Brown rice linked to low diabetes risk


Among rice lovers, people who eat brown rice or other whole grains have a lower risk of developing diabetes than those who eat white rice.

Type 2 diabetes is characterised by high blood sugar levels caused by the body’s inability to process sugar properly.

The illness can sometimes be controlled through diet and exercise but may also require drugs.

People should pay special attention to their carbohydrate intake and try to replace refined carbohydrates, including white rice, with whole grains.

To assess the association between rice intake and diabetes risk, researchers analysed the diet, lifestyle and disease status of 39,765 men and 157,463 women from America, from three long-running studies of doctors and nurses. Altogether, 10,507 of them developed type 2 diabetes during follow up of almost 22 years.

Across all three studies, having more white rice in the diet was found to be associated with a higher risk of type 2 diabetes.

When the researchers took into account various diet and lifestyle factors that might influence the results, those who ate the most white rice (at least 5 servings per week) had a significant 17 percent higher risk of developing diabetes than those who ate the least white rice (less than 1 serving a month).

In contrast, eating 2 or more servings of brown rice each week, as opposed to less than 1 serving a month, was associated with an 11 percent lower risk of developing type 2 diabetes.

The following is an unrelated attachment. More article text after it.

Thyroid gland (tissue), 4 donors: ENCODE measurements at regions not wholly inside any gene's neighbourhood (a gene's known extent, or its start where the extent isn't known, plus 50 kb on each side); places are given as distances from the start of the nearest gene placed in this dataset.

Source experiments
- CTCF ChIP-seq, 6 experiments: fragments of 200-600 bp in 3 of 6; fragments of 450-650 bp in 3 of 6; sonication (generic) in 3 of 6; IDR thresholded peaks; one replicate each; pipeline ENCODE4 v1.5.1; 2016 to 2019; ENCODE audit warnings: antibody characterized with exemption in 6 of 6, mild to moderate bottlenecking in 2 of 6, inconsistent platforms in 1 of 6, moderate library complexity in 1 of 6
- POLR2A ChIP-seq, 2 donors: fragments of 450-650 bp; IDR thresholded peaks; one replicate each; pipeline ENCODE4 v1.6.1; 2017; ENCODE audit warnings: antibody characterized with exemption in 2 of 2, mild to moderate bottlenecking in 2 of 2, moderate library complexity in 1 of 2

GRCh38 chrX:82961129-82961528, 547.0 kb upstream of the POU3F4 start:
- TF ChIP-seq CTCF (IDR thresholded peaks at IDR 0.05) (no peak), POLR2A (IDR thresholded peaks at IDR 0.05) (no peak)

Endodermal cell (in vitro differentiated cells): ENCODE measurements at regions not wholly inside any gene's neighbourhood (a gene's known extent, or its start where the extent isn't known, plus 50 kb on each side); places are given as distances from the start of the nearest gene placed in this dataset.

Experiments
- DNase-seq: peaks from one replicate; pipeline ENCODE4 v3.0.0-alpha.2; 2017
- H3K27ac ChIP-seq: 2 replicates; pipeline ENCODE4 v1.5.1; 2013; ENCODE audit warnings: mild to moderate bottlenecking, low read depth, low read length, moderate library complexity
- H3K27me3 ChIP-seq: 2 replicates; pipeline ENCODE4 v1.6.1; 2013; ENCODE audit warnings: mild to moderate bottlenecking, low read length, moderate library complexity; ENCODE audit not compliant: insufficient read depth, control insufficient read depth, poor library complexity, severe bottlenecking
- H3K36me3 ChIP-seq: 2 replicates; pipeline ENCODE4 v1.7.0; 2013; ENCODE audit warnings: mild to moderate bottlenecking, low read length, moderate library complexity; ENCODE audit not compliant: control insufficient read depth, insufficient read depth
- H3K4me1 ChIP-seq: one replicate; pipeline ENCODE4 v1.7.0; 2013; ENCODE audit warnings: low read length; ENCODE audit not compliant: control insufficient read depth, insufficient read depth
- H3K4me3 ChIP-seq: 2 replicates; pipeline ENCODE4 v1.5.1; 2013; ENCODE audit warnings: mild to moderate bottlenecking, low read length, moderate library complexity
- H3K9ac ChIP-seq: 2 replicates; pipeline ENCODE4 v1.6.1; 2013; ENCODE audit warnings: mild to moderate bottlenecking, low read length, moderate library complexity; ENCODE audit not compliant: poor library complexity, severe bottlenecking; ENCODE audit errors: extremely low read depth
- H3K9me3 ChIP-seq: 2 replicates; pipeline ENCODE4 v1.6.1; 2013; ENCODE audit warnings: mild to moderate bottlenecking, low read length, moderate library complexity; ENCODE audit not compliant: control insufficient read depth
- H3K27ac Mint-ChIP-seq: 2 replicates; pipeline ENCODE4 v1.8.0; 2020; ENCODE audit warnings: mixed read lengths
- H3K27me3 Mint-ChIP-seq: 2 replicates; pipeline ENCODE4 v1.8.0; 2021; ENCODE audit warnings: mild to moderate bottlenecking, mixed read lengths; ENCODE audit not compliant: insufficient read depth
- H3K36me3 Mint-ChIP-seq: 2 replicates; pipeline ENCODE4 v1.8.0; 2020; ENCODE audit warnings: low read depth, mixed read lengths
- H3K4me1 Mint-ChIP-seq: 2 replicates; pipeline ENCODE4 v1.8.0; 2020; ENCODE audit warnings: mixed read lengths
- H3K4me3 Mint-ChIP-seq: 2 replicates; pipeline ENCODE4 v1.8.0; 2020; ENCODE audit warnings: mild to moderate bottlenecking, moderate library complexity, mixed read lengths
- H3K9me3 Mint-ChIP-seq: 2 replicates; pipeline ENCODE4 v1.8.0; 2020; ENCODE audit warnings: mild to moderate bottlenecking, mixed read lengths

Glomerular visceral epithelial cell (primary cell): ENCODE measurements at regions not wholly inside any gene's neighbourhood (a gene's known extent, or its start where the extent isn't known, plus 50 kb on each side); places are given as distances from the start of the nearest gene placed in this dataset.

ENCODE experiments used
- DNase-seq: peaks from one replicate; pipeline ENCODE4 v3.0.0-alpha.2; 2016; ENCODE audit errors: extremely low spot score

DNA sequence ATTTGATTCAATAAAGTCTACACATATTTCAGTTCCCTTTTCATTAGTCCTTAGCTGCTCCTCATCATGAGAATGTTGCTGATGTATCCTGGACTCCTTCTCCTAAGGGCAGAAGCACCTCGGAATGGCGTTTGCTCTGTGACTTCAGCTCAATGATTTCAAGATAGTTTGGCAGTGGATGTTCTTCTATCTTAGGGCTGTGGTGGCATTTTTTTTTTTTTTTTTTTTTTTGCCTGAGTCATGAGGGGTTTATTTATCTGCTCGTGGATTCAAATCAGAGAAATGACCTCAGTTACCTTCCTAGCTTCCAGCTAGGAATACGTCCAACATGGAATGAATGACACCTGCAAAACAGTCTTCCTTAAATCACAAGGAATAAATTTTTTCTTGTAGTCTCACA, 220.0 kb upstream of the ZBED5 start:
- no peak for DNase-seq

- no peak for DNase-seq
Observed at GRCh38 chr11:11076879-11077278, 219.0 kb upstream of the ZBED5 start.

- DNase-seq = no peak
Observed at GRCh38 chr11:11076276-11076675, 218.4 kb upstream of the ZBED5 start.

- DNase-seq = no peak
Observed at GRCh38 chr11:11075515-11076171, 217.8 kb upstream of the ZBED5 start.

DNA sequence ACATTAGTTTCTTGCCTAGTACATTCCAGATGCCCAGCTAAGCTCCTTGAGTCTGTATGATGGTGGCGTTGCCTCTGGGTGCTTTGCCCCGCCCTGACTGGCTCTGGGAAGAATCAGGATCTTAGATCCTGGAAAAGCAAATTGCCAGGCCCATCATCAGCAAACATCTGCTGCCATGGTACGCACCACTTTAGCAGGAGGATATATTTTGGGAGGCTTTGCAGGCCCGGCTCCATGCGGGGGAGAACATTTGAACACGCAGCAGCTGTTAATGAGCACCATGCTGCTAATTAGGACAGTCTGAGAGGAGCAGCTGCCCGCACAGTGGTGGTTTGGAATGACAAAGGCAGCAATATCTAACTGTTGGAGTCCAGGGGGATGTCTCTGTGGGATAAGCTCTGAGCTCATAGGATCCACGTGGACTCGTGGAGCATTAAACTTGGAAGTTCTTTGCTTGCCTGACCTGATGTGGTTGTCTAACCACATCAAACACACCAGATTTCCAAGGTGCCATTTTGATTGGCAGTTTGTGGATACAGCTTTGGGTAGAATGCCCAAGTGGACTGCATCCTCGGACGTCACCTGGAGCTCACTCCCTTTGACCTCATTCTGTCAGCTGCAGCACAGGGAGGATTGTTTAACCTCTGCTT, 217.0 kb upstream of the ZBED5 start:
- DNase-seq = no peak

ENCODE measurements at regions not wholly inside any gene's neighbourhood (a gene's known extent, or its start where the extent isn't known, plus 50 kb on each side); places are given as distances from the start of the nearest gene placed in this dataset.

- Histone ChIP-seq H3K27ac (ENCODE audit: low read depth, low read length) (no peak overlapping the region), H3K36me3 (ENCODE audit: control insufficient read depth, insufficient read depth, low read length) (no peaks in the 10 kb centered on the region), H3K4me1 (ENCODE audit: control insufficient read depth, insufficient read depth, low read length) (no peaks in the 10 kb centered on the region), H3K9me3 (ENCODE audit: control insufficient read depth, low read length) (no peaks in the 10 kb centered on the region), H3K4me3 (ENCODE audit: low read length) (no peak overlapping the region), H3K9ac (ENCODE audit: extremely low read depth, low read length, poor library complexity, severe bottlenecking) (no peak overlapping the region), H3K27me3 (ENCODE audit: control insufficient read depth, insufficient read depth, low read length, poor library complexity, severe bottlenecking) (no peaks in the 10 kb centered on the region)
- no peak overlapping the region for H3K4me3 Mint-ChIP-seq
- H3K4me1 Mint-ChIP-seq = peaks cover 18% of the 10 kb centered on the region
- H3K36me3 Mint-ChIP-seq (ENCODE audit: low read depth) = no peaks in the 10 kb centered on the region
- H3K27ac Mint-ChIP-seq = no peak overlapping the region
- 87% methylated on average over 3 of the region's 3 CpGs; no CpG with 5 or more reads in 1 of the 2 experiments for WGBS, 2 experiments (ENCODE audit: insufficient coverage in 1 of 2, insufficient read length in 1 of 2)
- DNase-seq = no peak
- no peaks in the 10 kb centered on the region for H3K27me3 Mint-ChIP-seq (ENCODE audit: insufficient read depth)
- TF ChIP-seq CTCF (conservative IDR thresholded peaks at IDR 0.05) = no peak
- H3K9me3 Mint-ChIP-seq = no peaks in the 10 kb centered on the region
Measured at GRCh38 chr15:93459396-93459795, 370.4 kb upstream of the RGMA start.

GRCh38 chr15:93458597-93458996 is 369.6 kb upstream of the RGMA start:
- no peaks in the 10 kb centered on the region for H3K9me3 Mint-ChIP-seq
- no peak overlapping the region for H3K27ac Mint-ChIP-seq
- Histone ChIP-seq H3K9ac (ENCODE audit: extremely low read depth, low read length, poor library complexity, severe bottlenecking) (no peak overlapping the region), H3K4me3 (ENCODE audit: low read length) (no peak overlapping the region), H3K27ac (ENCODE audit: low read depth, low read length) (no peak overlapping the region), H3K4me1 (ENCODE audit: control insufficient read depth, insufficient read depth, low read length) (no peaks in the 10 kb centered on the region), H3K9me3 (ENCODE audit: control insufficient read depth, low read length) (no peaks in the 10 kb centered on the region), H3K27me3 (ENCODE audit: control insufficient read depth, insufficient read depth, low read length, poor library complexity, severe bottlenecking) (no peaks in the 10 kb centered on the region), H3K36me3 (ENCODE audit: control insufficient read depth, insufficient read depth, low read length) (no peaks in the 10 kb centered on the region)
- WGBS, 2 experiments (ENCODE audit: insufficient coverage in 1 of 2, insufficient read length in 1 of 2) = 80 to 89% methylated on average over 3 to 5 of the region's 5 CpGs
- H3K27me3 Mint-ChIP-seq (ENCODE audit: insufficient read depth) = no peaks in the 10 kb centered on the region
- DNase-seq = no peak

Again, this was after accounting for other diet and lifestyle factors that might influence the results.

The researchers estimate that replacing one third of a serving of white rice daily (about 50 grams) with the same amount of brown rice could lower a person’s risk of getting type 2 diabetes by 16 percent.

They further estimate that replacing white rice with whole grains as a group could be associated with a risk reduction as great as 36 percent.

It’s important to note that white rice contributed less than 2 percent of total calories for study participants; brown rice less than 1 percent.

Given that rice was not a significant part of the diet, there could be other reasons for the findings. It’s also possible that eating more brown rice is a marker for a healthier lifestyle.

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